Sometimes, cops catch the drug operator in the wide open, but in others the scenario can become more complex, especially in this case where cops chase a suspect all the way to his home and break in on the suspicion that drug offences are being committed. Such cases can raise a lot of issues that both cops and prosecutors would rather not confront.

Such was the recent case of an alleged drug dealer whose capture began with a simple stop for not wearing a seatbelt. It began simply enough – the seat-belt violation refused to pull over, running through stop signs and finally jumping out of a still rolling vehicle. At this point the pursuing officer say they saw the suspect clutching a bag filled with green vegetable matter.

Finally, the suspect ran into his home and police followed using the rule of so-called “hot pursuit.” Once inside, cops reported the tell-tale smell of burning marijuana. The suspect fled up into the attic of his home and was seen attempting hide the suspicious bag and a firearm under the insulation.

Adding to the flavor of the pursuit, the suspect attempted to tackle one of the pursuing detectives, striking him and grabbing for his service revolver. After tangling with yet another officer, the suspect was finally tased into submission and handcuffed.

In the end nine people found in various parts of the home were arrested — for resisting an officer or obstruction of justice. Furthermore, officers discovered marijuana still floating in a toilet bowl, digital scales, some $3,000, two stolen guns and bags with marijuana residue. In plain sight, officers saw the marijuana floating in the toilet. That’s what made them get a search warrant.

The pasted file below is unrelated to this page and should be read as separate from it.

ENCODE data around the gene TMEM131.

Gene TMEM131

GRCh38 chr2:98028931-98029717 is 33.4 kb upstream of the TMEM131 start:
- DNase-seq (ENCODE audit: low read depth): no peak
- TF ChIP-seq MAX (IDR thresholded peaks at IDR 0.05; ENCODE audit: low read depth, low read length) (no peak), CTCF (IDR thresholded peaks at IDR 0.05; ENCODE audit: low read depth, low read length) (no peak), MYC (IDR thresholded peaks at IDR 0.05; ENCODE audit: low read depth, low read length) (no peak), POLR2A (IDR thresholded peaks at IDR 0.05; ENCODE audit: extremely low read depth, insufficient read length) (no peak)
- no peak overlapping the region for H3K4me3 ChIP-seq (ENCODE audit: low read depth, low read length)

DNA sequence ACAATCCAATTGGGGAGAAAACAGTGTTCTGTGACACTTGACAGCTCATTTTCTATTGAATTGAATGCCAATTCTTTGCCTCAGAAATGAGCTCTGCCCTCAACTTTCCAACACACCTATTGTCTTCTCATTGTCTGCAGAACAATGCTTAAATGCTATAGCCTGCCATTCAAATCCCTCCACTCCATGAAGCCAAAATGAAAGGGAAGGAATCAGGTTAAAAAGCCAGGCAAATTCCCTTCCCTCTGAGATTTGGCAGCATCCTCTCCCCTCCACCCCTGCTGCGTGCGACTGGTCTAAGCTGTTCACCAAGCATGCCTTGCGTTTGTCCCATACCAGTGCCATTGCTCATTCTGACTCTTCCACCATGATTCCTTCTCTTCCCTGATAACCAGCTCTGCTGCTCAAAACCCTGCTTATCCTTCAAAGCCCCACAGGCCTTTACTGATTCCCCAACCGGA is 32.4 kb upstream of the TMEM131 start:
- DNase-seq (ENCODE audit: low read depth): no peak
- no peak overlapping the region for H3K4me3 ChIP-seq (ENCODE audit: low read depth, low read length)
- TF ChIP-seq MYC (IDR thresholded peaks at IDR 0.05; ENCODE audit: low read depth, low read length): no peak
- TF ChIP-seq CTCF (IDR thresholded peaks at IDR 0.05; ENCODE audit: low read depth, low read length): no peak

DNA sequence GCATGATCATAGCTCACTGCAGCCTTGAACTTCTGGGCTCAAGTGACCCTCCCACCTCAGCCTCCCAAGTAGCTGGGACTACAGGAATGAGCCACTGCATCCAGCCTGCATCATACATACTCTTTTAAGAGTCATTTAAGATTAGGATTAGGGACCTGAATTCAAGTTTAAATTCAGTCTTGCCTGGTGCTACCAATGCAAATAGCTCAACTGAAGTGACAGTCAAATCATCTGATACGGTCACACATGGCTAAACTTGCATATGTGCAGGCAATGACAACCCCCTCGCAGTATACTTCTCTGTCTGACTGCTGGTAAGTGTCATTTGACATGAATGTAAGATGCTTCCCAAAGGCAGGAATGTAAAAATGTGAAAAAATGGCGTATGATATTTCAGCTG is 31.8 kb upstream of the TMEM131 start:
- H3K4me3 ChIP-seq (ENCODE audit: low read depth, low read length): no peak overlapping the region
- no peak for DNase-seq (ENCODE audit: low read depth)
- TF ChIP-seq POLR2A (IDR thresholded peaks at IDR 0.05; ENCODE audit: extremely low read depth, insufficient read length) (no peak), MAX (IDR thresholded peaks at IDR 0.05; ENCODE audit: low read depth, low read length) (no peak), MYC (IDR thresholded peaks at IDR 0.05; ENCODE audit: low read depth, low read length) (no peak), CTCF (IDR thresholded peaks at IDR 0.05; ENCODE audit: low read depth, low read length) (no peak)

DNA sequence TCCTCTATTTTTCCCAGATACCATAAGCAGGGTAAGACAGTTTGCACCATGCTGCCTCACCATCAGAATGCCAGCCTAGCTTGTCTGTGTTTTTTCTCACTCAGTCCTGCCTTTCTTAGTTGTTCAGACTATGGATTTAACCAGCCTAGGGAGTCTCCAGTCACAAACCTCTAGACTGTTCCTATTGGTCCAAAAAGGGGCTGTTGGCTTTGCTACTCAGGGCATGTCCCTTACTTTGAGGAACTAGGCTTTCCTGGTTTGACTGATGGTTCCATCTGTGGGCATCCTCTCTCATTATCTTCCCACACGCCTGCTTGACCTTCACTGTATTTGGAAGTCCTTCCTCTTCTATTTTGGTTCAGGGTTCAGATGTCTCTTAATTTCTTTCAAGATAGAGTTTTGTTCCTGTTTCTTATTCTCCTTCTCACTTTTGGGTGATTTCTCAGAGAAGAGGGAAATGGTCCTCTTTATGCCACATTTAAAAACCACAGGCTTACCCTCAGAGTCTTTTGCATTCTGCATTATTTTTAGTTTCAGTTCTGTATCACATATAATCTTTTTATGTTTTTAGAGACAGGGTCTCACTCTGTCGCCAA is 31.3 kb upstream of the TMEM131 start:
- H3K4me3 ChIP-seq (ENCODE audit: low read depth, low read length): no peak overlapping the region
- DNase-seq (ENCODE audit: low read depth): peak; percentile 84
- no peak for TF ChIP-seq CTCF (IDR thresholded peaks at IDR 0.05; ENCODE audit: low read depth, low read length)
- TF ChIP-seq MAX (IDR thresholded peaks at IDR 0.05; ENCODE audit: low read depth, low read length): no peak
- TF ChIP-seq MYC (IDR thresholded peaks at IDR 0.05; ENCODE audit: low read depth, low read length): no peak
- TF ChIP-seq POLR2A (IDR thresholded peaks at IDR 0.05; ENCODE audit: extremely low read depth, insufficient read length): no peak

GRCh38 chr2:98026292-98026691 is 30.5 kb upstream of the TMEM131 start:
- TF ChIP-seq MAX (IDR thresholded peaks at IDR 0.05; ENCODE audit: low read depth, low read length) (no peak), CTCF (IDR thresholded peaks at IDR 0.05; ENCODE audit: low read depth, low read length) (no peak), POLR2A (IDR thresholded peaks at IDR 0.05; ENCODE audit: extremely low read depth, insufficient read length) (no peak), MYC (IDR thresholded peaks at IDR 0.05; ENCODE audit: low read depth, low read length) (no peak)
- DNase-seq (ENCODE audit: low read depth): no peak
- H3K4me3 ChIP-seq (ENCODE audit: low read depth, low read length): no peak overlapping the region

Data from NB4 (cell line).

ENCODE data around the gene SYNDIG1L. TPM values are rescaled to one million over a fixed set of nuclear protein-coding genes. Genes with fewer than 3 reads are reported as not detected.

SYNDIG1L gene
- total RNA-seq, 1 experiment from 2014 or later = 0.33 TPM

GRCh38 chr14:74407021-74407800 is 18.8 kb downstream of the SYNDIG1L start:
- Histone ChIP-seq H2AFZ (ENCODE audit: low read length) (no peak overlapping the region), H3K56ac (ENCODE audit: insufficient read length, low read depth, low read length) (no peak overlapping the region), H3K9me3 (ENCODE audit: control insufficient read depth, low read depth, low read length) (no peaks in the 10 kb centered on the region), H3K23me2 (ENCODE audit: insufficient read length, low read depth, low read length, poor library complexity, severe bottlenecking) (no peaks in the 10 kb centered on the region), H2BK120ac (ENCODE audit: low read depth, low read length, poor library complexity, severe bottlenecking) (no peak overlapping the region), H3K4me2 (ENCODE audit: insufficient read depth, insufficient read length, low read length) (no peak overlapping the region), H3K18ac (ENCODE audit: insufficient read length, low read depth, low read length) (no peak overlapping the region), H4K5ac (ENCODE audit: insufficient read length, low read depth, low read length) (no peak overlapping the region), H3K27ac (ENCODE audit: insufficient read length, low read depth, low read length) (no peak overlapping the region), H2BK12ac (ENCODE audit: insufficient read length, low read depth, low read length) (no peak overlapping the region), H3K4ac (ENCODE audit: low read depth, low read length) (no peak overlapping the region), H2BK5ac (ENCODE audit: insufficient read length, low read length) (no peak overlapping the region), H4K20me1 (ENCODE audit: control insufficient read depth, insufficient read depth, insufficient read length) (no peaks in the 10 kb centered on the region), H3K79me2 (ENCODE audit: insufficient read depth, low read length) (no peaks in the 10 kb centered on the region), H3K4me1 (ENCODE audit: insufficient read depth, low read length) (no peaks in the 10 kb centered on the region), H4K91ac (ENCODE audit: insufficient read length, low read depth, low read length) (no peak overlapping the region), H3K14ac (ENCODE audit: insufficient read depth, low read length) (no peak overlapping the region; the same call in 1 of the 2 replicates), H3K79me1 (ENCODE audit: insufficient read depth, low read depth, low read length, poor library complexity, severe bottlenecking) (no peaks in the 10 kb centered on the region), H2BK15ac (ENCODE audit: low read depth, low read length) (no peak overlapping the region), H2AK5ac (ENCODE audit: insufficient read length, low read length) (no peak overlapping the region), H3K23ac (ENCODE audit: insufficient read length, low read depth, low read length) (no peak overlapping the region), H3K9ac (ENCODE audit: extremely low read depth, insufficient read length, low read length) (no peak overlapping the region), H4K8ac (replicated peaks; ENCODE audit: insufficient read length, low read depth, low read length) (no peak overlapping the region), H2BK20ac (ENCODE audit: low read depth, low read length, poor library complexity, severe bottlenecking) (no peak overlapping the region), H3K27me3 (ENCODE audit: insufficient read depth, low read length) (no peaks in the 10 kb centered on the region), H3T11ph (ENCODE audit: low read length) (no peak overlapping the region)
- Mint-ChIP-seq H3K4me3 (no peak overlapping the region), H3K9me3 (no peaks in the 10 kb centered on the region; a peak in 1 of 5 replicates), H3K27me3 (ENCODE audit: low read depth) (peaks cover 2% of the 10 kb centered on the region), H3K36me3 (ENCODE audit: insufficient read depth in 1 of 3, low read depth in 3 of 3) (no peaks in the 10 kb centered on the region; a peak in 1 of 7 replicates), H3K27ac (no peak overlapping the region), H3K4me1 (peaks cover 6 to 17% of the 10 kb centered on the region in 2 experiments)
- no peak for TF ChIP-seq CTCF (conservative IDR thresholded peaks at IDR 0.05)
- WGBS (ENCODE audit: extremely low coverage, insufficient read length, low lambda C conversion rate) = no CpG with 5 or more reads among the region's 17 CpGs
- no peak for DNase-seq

Homeowners in the area are already claiming that police used excessive force and that the main suspect is clean. However, the record shows differently — police maintain he’s a drug dealer well known in the community and to officers. Since 1993, he’s been arrested at least seven times for drug, illegal weapon charges and more.

In any event, a good defense counsel will start by looking at the reasonable suspicion for the stop of the suspect in the first place.

Source: 
WAFB 9, “PD launches internal investigation after alleged drug dealer’s arrest” Kiran Chawla, Aug. 10, 2013